Mutations in PCSK9 Cause Autosomal Dominant Hypercholesterolemia

Nat Genet. 2003 Jun;34(2):154-6. doi: 10.1038/ng1161.

Abstract

Autosomal dominant hypercholesterolemia (ADH; OMIM144400), a risk factor for coronary heart disease, is characterized by an increase in low-density lipoprotein cholesterol levels that is associated with mutations in the genes LDLR (encoding low-density lipoprotein receptor) or APOB (encoding apolipoprotein B). We mapped a third locus associated with ADH, HCHOLA3 at 1p32, and now report two mutations in the gene PCSK9 (encoding proprotein convertase subtilisin/kexin type 9) that cause ADH. PCSK9 encodes NARC-1 (neural apoptosis regulated convertase), a newly identified human subtilase that is highly expressed in the liver and contributes to cholesterol homeostasis.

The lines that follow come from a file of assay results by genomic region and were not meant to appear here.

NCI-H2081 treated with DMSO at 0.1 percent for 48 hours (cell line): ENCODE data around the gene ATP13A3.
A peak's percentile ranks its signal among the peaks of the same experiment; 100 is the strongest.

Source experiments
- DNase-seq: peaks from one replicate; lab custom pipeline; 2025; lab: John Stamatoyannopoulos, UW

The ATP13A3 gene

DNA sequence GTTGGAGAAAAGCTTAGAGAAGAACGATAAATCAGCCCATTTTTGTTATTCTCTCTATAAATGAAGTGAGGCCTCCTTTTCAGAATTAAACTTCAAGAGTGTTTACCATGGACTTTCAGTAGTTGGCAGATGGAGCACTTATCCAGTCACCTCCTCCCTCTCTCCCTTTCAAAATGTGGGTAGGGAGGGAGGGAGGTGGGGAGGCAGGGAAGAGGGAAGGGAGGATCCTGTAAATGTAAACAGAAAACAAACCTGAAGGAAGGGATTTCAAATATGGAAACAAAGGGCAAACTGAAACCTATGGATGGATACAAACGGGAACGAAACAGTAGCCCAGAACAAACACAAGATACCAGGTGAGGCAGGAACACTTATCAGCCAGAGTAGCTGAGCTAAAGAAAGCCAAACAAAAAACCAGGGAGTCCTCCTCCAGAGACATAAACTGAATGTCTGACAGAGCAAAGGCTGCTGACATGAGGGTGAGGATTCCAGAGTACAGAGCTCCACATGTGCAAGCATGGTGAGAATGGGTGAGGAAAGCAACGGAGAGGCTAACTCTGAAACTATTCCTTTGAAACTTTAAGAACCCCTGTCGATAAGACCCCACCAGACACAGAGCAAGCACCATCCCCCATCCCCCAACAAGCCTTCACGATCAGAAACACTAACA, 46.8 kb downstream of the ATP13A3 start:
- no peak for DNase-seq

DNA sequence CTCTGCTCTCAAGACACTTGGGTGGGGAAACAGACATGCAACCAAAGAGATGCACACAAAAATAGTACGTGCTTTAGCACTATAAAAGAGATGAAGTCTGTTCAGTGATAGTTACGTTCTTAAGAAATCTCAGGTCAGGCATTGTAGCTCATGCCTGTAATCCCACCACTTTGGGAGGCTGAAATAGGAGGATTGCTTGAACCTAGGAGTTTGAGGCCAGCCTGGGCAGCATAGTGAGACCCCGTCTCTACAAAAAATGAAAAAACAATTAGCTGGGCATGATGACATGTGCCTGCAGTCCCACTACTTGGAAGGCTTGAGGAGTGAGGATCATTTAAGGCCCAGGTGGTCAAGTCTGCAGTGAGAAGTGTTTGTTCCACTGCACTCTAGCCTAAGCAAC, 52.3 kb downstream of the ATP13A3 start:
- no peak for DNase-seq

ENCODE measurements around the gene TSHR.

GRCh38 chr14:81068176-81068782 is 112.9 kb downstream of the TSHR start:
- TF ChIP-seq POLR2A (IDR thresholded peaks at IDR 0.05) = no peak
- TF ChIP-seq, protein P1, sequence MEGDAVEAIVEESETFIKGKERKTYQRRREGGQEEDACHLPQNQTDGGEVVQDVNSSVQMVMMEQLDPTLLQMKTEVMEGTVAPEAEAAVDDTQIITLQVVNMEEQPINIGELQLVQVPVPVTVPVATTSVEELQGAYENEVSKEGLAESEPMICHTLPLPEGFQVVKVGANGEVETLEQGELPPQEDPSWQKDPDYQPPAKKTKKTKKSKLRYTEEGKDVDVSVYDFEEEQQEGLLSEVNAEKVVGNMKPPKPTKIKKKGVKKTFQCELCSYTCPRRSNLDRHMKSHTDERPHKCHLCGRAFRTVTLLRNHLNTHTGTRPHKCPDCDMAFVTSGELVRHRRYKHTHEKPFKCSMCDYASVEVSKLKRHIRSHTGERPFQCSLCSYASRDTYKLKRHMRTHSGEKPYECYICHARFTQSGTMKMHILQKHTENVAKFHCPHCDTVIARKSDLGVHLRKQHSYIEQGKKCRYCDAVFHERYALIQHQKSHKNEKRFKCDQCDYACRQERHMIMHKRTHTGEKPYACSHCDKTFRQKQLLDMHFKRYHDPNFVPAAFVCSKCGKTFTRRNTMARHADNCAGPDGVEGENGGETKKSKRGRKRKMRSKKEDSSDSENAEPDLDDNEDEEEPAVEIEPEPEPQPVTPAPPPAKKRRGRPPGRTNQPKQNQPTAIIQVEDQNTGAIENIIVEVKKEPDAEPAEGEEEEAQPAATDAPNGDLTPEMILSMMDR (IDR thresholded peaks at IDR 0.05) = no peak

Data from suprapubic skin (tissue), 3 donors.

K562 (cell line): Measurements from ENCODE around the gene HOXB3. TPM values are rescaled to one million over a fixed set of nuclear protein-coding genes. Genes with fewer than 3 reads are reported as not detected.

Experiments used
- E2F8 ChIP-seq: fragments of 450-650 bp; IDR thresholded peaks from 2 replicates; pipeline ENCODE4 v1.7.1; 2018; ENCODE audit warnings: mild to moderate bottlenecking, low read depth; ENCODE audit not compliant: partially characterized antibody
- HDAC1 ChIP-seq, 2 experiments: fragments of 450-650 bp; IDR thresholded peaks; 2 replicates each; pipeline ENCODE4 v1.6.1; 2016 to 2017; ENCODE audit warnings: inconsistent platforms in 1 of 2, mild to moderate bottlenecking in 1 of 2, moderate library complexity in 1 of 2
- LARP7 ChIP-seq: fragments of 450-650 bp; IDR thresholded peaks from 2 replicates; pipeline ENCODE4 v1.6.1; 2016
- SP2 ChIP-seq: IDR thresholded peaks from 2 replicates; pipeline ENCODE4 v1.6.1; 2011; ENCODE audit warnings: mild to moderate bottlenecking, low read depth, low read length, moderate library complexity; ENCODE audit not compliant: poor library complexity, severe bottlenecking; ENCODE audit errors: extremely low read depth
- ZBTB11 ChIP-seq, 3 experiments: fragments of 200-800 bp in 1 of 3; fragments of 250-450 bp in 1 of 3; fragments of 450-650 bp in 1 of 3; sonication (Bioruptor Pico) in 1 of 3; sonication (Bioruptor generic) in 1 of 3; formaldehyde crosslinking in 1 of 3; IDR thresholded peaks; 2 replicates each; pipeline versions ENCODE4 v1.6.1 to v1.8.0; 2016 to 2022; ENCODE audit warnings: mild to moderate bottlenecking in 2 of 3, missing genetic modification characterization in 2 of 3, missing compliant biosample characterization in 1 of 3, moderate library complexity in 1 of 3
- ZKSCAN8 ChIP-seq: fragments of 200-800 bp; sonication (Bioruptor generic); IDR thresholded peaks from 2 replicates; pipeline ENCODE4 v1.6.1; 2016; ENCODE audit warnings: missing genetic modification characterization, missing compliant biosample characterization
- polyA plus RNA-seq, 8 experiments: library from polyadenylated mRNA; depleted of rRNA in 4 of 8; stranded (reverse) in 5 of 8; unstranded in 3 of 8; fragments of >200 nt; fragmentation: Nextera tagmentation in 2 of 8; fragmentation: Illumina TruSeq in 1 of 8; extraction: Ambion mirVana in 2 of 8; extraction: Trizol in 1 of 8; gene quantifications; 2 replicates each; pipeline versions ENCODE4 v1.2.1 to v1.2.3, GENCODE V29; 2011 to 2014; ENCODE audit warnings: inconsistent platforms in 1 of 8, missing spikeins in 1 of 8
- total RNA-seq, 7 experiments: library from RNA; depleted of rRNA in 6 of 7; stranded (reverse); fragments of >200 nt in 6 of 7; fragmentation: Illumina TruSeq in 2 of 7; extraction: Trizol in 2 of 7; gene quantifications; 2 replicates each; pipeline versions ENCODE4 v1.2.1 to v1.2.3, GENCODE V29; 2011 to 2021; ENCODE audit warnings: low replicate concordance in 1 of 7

Publication types

  • Research Support, Non-U.S. Gov't

MeSH terms

  • Amino Acid Substitution
  • Chromosomes, Human, Pair 1 / genetics
  • Female
  • Genes, Dominant
  • Genetic Linkage
  • Humans
  • Hyperlipoproteinemia Type II / enzymology
  • Hyperlipoproteinemia Type II / genetics*
  • Liver / enzymology
  • Male
  • Mutation*
  • Pedigree
  • Proprotein Convertase 9
  • Proprotein Convertases
  • Serine Endopeptidases / genetics*

Substances

  • PCSK9 protein, human
  • Proprotein Convertase 9
  • Proprotein Convertases
  • Serine Endopeptidases

Associated data

  • OMIM/144400
  • OMIM/176000
  • OMIM/603776